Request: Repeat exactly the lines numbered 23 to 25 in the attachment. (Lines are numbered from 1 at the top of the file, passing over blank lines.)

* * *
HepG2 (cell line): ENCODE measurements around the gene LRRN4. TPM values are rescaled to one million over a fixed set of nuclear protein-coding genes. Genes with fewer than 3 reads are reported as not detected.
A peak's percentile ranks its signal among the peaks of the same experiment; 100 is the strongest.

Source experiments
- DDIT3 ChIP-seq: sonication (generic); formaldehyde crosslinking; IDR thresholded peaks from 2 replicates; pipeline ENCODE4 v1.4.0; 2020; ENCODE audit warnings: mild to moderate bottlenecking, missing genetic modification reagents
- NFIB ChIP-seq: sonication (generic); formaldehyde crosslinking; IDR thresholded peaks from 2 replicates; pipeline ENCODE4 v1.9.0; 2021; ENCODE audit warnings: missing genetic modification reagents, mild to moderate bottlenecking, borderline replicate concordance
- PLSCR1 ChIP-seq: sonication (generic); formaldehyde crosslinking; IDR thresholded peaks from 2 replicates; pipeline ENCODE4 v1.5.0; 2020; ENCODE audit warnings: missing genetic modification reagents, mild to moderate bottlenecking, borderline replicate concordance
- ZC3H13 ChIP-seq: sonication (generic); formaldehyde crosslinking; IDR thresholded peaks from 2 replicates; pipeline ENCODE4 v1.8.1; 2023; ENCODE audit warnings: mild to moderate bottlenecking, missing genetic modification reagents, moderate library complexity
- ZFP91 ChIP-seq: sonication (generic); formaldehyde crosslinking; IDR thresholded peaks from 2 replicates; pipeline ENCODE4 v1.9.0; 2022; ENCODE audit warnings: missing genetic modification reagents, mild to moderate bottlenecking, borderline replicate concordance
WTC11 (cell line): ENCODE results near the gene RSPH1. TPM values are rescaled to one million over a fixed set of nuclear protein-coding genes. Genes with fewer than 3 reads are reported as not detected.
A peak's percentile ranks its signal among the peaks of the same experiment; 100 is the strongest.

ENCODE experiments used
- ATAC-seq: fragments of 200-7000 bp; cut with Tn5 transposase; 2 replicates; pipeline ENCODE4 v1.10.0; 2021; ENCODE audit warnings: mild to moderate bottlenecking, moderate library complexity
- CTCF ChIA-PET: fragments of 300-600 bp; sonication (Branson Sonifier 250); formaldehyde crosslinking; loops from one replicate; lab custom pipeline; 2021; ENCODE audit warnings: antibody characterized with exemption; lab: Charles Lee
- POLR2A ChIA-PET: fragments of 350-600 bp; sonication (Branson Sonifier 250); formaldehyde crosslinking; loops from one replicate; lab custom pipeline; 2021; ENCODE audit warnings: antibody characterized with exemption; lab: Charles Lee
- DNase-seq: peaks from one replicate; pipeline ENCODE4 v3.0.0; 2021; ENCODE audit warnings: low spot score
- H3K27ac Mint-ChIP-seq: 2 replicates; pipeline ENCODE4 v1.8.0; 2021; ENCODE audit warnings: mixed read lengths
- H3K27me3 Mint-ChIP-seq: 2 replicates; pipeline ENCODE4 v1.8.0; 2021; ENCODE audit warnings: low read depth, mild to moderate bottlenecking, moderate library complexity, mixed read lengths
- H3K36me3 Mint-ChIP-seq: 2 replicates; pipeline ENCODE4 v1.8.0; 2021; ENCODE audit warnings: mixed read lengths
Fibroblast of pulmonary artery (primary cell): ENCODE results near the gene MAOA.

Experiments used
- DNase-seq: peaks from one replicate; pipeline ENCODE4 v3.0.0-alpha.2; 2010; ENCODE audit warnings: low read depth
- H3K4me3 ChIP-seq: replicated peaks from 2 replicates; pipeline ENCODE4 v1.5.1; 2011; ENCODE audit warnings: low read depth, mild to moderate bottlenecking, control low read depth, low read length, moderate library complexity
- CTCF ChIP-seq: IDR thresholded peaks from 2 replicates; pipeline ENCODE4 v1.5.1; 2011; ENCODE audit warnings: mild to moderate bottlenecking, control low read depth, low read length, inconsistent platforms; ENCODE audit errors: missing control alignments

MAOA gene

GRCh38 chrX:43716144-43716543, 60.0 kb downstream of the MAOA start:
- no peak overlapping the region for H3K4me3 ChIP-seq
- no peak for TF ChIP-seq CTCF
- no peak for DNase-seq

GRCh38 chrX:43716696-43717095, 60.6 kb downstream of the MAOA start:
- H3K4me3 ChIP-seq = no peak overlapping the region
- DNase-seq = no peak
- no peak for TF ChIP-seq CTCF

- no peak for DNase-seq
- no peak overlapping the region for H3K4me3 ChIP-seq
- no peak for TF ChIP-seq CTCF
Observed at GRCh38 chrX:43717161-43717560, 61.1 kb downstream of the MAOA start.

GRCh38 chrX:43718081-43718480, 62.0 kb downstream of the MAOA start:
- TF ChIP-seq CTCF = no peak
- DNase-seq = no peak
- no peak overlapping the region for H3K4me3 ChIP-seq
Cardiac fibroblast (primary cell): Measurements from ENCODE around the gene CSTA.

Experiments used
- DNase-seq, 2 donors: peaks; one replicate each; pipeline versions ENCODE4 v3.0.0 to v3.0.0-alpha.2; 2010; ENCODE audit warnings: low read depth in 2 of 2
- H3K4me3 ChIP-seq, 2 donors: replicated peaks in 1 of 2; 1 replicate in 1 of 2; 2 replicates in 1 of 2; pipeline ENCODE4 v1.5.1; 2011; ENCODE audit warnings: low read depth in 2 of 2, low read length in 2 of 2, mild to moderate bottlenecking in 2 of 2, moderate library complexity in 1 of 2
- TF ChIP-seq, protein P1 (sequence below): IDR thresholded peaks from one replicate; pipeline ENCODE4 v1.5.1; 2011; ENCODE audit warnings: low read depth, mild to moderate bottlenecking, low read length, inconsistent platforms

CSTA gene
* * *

- CTCF ChIP-seq: IDR thresholded peaks from 2 replicates; pipeline ENCODE4 v1.5.1; 2011; ENCODE audit warnings: mild to moderate bottlenecking, control low read depth, low read length, inconsistent platforms; ENCODE audit errors: missing control alignments

MAOA gene

GRCh38 chrX:43716144-43716543, 60.0 kb downstream of the MAOA start: